Learn more about the need for high-skilled immigration reform at www.LetPJStay.com
VERMONT FACES A LARGE STEM SHORTAGE
- There are more STEM job openings than unemployed STEM workers: From 2009 to 2011, 4.8 STEM job openings were posted online in Vermont for every 1 unemployed STEM worker in the state.
- As STEM fields grow, this problem will likely get worse: Vermont will need to fill 16,810 new STEM jobs by 2020.
- The healthcare industry in particular will be affected by a shortfall of STEM workers: Researchers estimate Vermont will be short 2,149 registered nurses by 2030.
IMMIGRANTS ARE FILLING STEM SHORTAGES IN VERMONT
- Immigrants are more likely to study STEM than the native-born: Immigrants are 3.9 percent of Vermont’s population, but in 2009, 26.4 percent of the students earning master’s or PhD degrees in STEM fields from Vermont’s research-intensive universities were foreign-born.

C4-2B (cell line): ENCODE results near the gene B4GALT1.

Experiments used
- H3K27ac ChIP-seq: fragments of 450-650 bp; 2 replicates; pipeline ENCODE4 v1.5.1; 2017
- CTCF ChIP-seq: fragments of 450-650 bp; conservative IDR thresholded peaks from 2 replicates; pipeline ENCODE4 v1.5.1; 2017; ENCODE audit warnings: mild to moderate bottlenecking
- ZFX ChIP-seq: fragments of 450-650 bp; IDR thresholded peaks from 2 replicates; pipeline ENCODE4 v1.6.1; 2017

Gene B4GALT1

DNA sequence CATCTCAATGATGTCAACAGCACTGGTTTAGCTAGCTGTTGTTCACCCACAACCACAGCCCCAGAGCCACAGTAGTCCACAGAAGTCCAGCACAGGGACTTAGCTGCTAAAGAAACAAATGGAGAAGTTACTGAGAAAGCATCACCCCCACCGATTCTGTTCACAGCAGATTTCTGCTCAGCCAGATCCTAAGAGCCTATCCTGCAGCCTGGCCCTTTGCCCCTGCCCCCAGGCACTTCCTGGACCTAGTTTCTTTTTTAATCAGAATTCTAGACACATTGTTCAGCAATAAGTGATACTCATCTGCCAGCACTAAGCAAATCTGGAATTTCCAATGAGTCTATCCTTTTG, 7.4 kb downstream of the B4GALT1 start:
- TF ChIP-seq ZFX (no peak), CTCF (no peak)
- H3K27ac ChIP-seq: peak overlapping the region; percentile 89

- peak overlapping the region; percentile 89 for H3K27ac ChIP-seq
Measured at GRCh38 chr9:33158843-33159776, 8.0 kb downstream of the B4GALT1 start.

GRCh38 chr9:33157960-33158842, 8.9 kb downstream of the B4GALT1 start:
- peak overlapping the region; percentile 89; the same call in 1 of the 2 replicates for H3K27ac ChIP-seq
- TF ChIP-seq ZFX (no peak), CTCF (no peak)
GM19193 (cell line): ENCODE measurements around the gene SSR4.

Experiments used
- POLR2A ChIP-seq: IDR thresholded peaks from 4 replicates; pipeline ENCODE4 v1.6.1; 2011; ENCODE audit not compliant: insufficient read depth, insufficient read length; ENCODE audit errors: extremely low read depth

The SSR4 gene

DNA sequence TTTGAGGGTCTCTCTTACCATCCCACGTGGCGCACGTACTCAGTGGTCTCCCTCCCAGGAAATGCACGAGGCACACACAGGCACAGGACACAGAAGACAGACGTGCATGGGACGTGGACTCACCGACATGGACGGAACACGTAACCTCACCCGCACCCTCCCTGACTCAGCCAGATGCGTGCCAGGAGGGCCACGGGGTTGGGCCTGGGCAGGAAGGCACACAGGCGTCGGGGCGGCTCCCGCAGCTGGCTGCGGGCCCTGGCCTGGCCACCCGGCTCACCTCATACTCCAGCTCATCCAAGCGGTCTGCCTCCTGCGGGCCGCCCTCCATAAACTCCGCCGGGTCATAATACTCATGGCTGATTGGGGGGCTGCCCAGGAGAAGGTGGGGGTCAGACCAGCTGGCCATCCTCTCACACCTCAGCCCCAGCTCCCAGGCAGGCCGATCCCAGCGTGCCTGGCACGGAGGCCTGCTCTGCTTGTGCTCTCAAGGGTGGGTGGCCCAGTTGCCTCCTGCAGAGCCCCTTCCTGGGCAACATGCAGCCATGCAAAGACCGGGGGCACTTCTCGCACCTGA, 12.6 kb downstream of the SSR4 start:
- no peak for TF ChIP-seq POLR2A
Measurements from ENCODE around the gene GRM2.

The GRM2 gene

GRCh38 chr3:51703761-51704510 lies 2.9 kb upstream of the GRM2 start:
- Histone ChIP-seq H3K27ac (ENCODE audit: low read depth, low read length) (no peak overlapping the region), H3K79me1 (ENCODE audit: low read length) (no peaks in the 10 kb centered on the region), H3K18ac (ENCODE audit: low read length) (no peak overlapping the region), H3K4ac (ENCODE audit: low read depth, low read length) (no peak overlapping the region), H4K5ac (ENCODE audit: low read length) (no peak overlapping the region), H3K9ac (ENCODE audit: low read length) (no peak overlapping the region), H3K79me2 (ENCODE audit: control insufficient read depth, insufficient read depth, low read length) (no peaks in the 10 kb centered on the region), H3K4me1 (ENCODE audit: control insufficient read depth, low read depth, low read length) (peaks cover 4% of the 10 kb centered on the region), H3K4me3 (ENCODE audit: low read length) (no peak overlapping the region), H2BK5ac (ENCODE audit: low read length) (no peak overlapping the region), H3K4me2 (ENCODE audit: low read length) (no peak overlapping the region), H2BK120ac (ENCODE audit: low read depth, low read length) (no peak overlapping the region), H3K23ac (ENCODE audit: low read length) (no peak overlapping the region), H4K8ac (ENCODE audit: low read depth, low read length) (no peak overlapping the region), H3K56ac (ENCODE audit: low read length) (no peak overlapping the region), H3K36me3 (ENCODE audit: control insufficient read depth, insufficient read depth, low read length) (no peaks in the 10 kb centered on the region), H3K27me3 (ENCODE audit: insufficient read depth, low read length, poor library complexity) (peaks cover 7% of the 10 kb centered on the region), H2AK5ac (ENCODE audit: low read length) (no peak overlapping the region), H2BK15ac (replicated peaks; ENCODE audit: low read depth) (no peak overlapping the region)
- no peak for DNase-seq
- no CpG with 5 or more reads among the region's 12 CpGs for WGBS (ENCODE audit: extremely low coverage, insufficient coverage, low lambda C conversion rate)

- Immigrants are over-represented in the STEM workforce: In 2010, 7.4 percent of STEM workers with an advanced degree in Vermont were foreign-born.
- Immigrants play a critical role in the healthcare industry: In 2012, 8.9 percent of physicians in Vermont had graduated from a foreign medical school, a population that is overwhelmingly immigrant.
HIGH-SKILLED IMMIGRATION REFORM WOULD HELP VERMONT’S COMPANIES COMPETE AND CREATE AMERICAN JOBS
- High-skilled visa holders create jobs for U.S.-born workers: The new H-1B visas awarded to Vermont between 2010 and 2013 will translate into 813 new jobs for U.S.-born workers in the state by 2020.